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Jane Eyre Symbols

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Mallory Brenna

on 14 March 2013

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Transcript of Jane Eyre Symbols

Jane Eyre Mallory Henson
Brenna Paul How can children and deceit be connected? At times throughout the novel, children are the most deceitful characters. This contrasts sharply with the well-known concept of children representing innocence and goodness and gives a depth to the novel. Deception The Reed Family
(Gateshead) Jane Mr. Rochester Dreams The Reed Children Children "The refreshing meal, the brilliant fire, the presence and kindness of her beloved instructress, or, perhaps, more than all these, something in her own unique mind, had roused her powers within her. They woke, they kindled: first, they glowed in the bright tint of her cheek, which till this hour I had never seen but pale and bloodless; then they shone in the liquid lustre of her eyes, which had suddenly acquired a beauty more singular than that of Miss Temple's- a beauty neither of fine colour nor long eyelash, nor pencilled brow, but of meaning, of movement, of radiance. Then her soul sat on her lips, and language flowed, from what source I cannot tell; has a girl of fourteen a heart large enough, vigorous enough, to hold the swelling spring of pure, full, fervid eloquence? Such was the characteristic of Helen's discourse on that, to me, memorable evening; her spirit seemed hastening to live within a very brief span as much as many live during a protracted existence." Jane's earliest impressions of human nature were formed by the Reed family. Her cousins Eliza, Georgiana, and John Reed treat her harshly, and they represent the worst aspects of human personality. Their constant picking at Jane along with their mysterious ability to avoid punishment contrast with Jane's passiveness and ceaseless desire to please Bessie. At a few points in the novel, Jane has dreams in which children play a major role. In these dreams, children are a foreshadowing of terrible events. By appearing in her unconscious, the children allow Jane to be warned of trouble that may occur, whether the dream itself consists of nightmarish occurrences or not. The connection between the innocence of a child and deceitfulness almost seems contrary to each other, but Bronte really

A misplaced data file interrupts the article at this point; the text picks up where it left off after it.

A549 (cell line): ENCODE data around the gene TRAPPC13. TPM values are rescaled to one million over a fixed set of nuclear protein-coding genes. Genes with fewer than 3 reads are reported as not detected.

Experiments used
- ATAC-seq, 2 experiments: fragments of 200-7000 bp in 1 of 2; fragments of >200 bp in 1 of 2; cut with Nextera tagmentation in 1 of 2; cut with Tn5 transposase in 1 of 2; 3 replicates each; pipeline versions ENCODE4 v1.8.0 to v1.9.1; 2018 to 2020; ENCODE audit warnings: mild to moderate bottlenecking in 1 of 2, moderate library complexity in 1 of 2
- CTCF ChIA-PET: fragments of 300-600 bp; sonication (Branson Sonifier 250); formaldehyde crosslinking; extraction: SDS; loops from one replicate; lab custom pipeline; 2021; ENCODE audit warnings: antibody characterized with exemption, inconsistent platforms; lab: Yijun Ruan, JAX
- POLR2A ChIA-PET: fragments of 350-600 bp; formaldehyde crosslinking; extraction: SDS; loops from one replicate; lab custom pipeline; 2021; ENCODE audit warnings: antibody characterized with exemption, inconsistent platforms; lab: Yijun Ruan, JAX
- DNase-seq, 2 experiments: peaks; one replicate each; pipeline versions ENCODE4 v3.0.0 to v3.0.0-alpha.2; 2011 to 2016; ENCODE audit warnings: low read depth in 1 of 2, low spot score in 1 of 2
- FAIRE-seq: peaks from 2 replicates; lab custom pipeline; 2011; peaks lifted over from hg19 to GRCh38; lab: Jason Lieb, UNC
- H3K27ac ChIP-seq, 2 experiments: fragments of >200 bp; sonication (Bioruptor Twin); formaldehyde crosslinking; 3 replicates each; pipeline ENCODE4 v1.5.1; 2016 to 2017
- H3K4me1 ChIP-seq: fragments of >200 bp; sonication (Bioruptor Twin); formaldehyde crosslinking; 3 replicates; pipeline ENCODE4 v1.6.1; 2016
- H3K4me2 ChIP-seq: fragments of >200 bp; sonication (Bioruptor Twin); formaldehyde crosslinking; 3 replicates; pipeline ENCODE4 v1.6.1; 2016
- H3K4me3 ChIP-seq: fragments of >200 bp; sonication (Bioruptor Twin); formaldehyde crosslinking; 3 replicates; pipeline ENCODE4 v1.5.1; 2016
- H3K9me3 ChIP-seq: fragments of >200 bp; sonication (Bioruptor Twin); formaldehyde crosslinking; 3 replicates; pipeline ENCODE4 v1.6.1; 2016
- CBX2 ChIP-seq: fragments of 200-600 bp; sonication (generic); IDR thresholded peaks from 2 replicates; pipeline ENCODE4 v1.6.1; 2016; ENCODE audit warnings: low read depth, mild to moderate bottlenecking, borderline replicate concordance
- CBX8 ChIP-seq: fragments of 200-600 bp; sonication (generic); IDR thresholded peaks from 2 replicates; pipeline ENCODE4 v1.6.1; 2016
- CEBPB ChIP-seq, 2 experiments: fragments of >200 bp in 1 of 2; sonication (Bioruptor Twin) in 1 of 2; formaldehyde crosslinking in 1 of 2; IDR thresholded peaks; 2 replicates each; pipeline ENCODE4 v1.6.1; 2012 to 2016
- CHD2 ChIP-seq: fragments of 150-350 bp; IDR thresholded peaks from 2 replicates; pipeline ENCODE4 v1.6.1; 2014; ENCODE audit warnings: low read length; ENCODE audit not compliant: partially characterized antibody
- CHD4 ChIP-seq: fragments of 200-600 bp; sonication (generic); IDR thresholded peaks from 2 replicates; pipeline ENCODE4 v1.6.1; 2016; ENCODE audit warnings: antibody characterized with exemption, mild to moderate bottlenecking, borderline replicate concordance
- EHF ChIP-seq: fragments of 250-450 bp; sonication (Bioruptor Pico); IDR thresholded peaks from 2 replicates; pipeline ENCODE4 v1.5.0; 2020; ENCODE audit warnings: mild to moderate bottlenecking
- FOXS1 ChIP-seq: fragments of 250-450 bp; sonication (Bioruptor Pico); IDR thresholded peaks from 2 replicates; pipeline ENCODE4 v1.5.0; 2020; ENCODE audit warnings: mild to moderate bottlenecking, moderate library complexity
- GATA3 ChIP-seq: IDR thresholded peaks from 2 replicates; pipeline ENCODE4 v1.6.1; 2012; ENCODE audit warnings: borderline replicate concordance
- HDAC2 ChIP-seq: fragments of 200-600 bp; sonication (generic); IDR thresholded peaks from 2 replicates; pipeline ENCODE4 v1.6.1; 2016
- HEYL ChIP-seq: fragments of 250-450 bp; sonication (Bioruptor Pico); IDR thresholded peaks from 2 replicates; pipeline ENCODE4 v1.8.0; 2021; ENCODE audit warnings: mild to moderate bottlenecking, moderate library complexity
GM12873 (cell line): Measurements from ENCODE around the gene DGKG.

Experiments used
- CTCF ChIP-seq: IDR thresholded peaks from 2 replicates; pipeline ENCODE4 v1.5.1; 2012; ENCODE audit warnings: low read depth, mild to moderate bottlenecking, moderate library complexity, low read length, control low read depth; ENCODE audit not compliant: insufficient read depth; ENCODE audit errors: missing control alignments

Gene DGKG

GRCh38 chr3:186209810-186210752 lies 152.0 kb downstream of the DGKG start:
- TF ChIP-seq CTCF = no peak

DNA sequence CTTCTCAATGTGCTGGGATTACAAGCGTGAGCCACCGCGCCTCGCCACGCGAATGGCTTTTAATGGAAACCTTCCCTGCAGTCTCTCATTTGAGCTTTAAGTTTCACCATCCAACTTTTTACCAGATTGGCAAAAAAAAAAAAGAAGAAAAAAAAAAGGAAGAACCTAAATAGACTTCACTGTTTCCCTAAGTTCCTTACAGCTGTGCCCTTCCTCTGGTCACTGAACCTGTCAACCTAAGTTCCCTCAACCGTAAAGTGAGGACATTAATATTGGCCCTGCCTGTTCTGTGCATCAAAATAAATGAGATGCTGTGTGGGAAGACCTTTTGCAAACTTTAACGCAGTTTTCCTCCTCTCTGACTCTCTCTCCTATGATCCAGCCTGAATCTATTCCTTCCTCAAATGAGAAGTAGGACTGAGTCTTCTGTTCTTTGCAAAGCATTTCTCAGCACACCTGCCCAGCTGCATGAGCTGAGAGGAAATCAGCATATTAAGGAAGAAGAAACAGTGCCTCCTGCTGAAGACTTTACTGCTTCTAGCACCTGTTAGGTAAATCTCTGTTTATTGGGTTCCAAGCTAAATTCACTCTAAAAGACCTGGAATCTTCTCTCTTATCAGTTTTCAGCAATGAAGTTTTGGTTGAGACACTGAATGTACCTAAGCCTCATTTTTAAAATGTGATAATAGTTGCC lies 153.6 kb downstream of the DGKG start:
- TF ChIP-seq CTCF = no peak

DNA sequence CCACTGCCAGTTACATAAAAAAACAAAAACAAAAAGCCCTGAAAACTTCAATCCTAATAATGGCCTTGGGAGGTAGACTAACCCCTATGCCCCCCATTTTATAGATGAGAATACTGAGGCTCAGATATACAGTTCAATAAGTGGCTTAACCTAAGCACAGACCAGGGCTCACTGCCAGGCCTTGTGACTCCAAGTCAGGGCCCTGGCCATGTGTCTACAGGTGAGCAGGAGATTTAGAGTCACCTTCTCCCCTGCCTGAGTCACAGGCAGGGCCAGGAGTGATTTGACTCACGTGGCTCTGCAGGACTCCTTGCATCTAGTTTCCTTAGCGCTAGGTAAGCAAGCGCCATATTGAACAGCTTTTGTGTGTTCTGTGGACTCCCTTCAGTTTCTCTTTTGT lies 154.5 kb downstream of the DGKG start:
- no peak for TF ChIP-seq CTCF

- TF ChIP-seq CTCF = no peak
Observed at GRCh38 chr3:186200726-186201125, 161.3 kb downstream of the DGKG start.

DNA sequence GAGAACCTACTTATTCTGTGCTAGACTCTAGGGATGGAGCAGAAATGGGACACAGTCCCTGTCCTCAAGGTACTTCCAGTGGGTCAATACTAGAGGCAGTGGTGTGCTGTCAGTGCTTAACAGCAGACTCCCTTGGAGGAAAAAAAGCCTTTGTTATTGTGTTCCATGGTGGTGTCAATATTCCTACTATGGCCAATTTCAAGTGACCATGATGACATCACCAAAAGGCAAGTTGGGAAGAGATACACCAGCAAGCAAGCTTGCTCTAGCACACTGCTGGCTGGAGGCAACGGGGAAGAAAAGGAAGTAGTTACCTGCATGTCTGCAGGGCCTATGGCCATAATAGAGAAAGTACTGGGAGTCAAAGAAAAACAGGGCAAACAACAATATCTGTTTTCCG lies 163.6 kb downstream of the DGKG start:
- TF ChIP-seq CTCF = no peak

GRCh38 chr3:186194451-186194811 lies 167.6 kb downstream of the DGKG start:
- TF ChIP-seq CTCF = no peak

pulls together both symbols nicely, as